Indy 500 pole-sitter Alex Tagliani's magnificent month at the Brickyard ended in disappointment when he brushed the wall with just more than 50 laps remaining in the race.
The Canadian was attempting to pass JR Hildebrand on the outside entering Turn 4 when he got a little too high and scraped the outside wall, damaging the right front axle on his No. 77 Sam Schmidt Motorsports car.
"We lost the rear of the car," Tagliani said. "We were trying to protect that rear, and I think we were riding that front really hard. ... I was really, really loose. I couldn't turn the wheel."
Tagliani managed to guide the car back to pit road but could only watch in frustration as crew members tried to see if he could continue. Tagliani and Schmidt helped shake up the stranglehold power teams Target Chip Ganassi Racing and Team Penske have had on the series, brashly grabbing the pole and running competitively all month long.
Tagliani's misfortune came about 375 miles into a relatively orderly race in which defending champion Dario Franchitti set the pace, though there were moments of trepidation, particularly for Penske's struggling team.
Penske drivers have won 15 500s, but Will Power, Ryan Briscoe and three-time 500 winner Helio Castroneves all had significant issues getting around the venerable 2.5-mile track.
Briscoe appeared to be the bright spot, starting 26th but surging into the top 10 only to get be sent into the wall when Townsend Bell collided with him as both cars entered Turn 1 with just more than 40 laps remaining.
Castroneves shredded a right rear tire driving down pit road, but at least the tire was attached. Power had no such luck, doing a lap on three wheels early in the race when his left rear tire came off as he exited the pits.
IndyCar's controversial decision to go to double-file restarts at the Indy 500 claimed its first victim when E.J. Viso was knocked out of the race after bumping into two other cars.
Viso was battling for position on a restart 27 laps into the race when his No. 59 KV Racing Technology-Lotus made contact with another car as they went three-wide, then slammed into the outside wall in Turn 1.
"It was a restart, and I was running with a greyhound, with (James) Hinchcliffe," Viso said. "I believe Hinchcliffe missed a gear or something. He lost the momentum out of corner four ... but approaching corner one, I just got hit in my rear and left tire, and it just (spun) me."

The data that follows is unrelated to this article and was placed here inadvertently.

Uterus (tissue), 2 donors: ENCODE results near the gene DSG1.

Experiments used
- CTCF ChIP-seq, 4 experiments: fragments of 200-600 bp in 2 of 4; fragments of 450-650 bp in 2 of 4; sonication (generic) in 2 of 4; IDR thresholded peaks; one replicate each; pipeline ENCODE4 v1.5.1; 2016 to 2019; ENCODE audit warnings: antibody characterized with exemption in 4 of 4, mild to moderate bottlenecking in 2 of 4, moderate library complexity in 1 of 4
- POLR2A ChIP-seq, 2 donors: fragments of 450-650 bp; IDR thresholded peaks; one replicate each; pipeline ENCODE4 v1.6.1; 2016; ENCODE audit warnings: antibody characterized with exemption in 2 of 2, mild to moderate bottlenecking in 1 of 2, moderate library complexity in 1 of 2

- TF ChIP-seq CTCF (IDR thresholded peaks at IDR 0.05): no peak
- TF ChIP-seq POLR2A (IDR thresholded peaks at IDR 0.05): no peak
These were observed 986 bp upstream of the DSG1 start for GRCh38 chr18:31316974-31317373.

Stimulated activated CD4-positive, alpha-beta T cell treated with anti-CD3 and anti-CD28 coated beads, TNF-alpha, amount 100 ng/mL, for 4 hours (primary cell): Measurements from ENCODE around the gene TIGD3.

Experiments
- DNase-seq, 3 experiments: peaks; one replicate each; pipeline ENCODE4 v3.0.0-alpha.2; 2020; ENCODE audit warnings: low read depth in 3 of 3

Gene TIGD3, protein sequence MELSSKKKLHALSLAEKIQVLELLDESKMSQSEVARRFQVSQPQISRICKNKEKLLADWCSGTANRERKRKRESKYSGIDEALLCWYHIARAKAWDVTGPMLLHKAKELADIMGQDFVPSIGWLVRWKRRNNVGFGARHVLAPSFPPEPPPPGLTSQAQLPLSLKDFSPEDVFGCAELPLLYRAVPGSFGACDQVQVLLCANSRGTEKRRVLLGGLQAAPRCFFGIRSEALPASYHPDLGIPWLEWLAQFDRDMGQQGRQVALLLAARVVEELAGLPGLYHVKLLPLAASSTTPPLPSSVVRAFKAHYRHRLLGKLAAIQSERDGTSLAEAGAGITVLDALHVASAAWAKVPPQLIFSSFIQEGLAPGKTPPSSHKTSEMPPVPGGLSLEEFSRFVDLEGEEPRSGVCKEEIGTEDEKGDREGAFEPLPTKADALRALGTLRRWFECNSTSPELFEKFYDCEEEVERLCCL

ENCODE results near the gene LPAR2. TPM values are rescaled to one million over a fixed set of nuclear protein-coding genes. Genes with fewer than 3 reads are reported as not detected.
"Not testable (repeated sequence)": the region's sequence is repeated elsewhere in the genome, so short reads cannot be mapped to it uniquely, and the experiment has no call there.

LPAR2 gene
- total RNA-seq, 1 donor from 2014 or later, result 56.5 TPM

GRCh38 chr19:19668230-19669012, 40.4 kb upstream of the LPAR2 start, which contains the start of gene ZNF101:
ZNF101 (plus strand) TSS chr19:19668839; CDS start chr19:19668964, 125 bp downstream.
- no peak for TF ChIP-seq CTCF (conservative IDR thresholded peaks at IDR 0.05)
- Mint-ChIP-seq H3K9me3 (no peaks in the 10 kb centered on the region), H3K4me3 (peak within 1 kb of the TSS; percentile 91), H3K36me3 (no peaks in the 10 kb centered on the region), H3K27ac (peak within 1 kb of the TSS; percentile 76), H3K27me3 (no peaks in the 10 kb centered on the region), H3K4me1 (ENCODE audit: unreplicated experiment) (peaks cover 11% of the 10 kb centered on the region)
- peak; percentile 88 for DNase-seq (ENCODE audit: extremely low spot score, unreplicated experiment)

The accident highlighted the concerns expressed by several drivers in the lead-up to the race about the dangers of the side-by-side restarts, a move the series borrowed from NASCAR in hopes of creating a more competitive product.
Viso, however, refused to blame the restart for the early end to his day.
"It had nothing to do with the restart," he said. "(Hinchcliffe) lost the momentum, and then we were approaching the corner and he just hesitated and hit my rear tire."
Hinchcliffe's day ended prematurely when he had his own brush with the wall but like Viso refused to make the restarts a major issue.
"It's a tough situation, but I think it turned out better than some of the drivers hoped and then feared it was going to be," Hinchcliffe said.
Takuma Sato also made an early exit from the centennial edition of the 500.
Sato was running in the middle of the 33-car field when his No. 5 KV Racing Technology Lotus went high and brushed the wall. Both Sato and Viso were checked at the infield care center and cleared to drive.
Paul Tracy went down several laps early in the race after brushing the wall between turns 3 and 4.
Rookie Jay Howard had a similar miscue, wrecking when his right rear tire came off as he exited pit road and he smacked the inside wall.
Simona De Silvestro, who suffered second and third-degree burns to her hands during a fiery crash earlier this month, started but completed only 44 laps because of suspension damage after brushing the wall early in the race.